Don't Cry for Me, America: Comparing Argentina and the US
Editor’s note: This opinion editorial first appeared at Forbes.com.
Many observers have pondered if the United States is following the same troubled path as Argentina. In the 1940s, Argentina’s Juan Domingo Perón used government agencies for political gain and created a popular form of fascism called Perónism. In the United States, the recent revelation of the Internal Revenue Service targeting political enemies is a bad omen. Are we on an Argentinean course?
The road to decay in my native country, Argentina, began with the implementation of one of the most powerful collectivist doctrines of the 20th century: fascism. The Labour Charter of 1927 – promulgated by Italy’s Grand Council of Fascism under Mussolini – is a guiding document of this doctrine and provides for government-based economic management. This same document recommends government provision of healthcare and unemployment insurance. Sound familiar?
Since adopting its own brand of fascism, “Justicialismo,” Argentina began to fall in world economic rankings.
• In 1930, Argentina’s gold reserves ranked 6th. After the “experts” took over the central bank, reserves fell to 9th in 1948 (with $700 million), 16th during 1950-54 (with $530 million), and 28th during 1960-1964 (with $290 million).
• The Argentine central bank, created in 1935, was at first a private corporation. Its president lasted longer (seven years) than the president of the country, and it had strict limits for government debt purchases and even had foreign bankers on its board. It became a government entity in 1946.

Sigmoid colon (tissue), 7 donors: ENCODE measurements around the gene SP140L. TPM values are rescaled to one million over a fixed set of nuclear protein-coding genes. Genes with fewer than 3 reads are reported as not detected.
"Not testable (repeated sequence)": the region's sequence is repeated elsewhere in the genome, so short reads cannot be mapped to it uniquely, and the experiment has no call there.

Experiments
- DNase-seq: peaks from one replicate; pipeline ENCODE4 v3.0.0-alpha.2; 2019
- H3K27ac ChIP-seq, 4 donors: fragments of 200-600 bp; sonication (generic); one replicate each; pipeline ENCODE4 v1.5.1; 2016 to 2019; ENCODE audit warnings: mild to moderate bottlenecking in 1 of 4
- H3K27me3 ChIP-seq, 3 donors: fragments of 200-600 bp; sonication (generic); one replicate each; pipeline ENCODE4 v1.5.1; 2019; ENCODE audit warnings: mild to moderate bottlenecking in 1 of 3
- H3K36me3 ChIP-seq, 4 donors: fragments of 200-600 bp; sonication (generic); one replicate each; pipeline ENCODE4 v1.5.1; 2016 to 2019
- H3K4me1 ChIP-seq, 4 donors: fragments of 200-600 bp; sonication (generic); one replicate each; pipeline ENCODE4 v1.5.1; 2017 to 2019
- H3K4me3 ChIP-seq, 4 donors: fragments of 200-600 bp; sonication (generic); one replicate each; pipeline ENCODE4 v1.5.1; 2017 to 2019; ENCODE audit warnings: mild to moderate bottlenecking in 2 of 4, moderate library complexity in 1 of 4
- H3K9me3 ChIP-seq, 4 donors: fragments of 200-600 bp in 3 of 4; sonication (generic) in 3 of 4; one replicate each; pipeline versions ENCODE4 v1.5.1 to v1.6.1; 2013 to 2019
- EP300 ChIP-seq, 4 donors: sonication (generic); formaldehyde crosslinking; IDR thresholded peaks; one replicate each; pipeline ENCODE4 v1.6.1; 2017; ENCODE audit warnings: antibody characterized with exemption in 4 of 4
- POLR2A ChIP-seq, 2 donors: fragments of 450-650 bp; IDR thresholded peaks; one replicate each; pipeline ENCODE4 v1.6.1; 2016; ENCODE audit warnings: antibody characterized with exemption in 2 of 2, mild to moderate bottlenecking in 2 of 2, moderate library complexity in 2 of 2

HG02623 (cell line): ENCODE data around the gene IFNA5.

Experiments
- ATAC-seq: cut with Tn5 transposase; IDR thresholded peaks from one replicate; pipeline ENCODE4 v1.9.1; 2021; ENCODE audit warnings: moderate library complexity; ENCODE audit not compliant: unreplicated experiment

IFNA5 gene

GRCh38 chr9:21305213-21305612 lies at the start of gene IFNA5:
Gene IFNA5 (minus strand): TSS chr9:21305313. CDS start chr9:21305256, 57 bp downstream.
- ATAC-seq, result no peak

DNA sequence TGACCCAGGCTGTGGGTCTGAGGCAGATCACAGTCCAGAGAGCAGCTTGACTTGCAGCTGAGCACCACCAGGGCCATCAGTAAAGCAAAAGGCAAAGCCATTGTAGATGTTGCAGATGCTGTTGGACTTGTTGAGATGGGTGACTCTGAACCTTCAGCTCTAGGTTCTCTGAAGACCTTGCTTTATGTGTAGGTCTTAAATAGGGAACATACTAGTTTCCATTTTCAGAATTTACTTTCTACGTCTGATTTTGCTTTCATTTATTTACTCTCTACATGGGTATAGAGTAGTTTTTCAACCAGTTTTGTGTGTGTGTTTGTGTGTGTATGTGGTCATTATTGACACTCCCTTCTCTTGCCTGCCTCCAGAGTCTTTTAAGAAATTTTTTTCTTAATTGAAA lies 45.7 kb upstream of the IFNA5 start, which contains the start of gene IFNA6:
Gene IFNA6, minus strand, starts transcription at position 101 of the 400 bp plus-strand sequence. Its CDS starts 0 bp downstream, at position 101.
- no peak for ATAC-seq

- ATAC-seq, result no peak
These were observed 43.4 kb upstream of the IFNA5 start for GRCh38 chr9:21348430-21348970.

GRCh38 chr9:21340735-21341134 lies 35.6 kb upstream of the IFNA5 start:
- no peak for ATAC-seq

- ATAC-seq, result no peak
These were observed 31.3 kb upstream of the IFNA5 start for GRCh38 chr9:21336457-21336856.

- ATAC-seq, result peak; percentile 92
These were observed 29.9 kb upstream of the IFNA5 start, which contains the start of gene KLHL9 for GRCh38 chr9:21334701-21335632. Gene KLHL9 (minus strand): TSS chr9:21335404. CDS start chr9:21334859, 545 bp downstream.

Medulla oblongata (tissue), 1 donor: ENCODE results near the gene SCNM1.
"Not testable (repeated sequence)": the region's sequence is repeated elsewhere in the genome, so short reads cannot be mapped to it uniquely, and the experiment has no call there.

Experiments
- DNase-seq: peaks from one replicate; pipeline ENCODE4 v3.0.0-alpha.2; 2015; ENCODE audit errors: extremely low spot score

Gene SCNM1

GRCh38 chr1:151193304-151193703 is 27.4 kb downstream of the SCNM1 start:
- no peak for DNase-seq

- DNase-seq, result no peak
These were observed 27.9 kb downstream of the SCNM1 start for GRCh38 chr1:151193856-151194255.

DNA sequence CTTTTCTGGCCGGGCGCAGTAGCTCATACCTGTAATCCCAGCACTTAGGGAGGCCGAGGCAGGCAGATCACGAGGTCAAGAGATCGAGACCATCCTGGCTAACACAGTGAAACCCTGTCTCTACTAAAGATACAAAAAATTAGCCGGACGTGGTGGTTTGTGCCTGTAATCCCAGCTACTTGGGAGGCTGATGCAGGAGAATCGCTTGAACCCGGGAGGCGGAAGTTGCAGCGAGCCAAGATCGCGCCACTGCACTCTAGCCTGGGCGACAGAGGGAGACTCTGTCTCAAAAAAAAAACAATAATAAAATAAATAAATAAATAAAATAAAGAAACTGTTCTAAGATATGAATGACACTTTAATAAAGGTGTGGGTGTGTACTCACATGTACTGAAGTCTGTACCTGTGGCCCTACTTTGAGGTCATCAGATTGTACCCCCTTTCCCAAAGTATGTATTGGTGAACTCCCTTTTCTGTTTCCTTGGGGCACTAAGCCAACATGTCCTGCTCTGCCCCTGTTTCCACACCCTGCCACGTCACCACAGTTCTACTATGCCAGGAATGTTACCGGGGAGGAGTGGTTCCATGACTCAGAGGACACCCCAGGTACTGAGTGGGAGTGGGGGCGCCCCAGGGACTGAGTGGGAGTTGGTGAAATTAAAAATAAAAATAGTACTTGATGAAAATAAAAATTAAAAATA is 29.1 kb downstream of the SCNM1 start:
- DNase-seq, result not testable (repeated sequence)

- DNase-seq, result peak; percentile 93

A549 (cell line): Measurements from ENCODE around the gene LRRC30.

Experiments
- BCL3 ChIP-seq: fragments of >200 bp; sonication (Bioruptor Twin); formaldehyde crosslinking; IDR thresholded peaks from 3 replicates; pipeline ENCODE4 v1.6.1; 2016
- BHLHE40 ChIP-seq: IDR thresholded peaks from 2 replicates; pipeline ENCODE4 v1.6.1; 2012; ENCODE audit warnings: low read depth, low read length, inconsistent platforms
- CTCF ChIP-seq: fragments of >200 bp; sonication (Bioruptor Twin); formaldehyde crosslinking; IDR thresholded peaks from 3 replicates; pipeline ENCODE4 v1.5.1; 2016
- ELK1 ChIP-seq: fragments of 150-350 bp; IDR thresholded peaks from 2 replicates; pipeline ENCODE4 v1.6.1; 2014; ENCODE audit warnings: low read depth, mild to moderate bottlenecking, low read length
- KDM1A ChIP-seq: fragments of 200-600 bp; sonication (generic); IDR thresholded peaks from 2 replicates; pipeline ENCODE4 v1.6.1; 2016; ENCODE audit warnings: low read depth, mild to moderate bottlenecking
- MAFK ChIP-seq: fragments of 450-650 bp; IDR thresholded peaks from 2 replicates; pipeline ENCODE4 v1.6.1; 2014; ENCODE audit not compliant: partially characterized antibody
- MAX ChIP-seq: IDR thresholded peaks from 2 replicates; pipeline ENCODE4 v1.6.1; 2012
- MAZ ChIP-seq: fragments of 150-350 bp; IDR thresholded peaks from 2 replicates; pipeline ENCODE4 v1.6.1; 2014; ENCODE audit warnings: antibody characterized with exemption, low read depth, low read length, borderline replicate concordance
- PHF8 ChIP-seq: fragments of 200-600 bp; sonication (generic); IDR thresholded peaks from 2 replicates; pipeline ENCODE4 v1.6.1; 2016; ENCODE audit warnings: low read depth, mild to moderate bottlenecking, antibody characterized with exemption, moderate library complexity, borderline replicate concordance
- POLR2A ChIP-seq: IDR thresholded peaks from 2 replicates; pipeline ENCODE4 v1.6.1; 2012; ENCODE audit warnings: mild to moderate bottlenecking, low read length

When Perón assumed power shortly thereafter, he hastily expanded the role of government, relaxed central banking rules and used the bank to facilitate his statist policies. In just 10 years, the peso went from 4.05 per U.S. dollar to 18 in 1955 (and later peaked at 36 that same year). After Perón’s rule, Argentina further devalued its currency to 400 pesos per U.S. dollar by 1970.
Bipartisanship in bad policy-making can be especially damaging. Just as some of President Obama’s interventionist monetary policies were preceded by similar Bush administration policies, some of Perón’s policies were similarly foreshadowed: “Already before we reached power, we started to reform, with the approval and collaboration of the previous de facto regime,” said the populist.
Perón was removed from power in 1955 but his policies lived on. The “Liberating Revolution” claimed it was leading an effort to return to the free-market system dictated by the Argentine Constitution of 1853. But Argentines chose an interventionist, Raúl Prebisch, as minister.
Inflationary policies and political use of the monetary regulatory authority, especially after Perón’s first presidency, devastated the economic culture and rule of law of Argentina. In the United States, the Fed does not have all the powers delineated by Perón, and has not caused as much destruction as the Argentine central bank, but the process has been similar and more gradual. The U.S. dollar buys less than 10 percent of what it did in 1913 when the Federal Reserve was created, the debt limit increases regularly – thus stimulating further debt monetization – and monetary authorities have increased their arbitrary interventions.
Under Perón, government agencies gradually got involved in all areas of the economy. We see a similar pattern in the United States – many sectors of the economy now depend on control, encouragement, or direct management. Obamacare is the best example; it is Perónism or corporatism on steroids.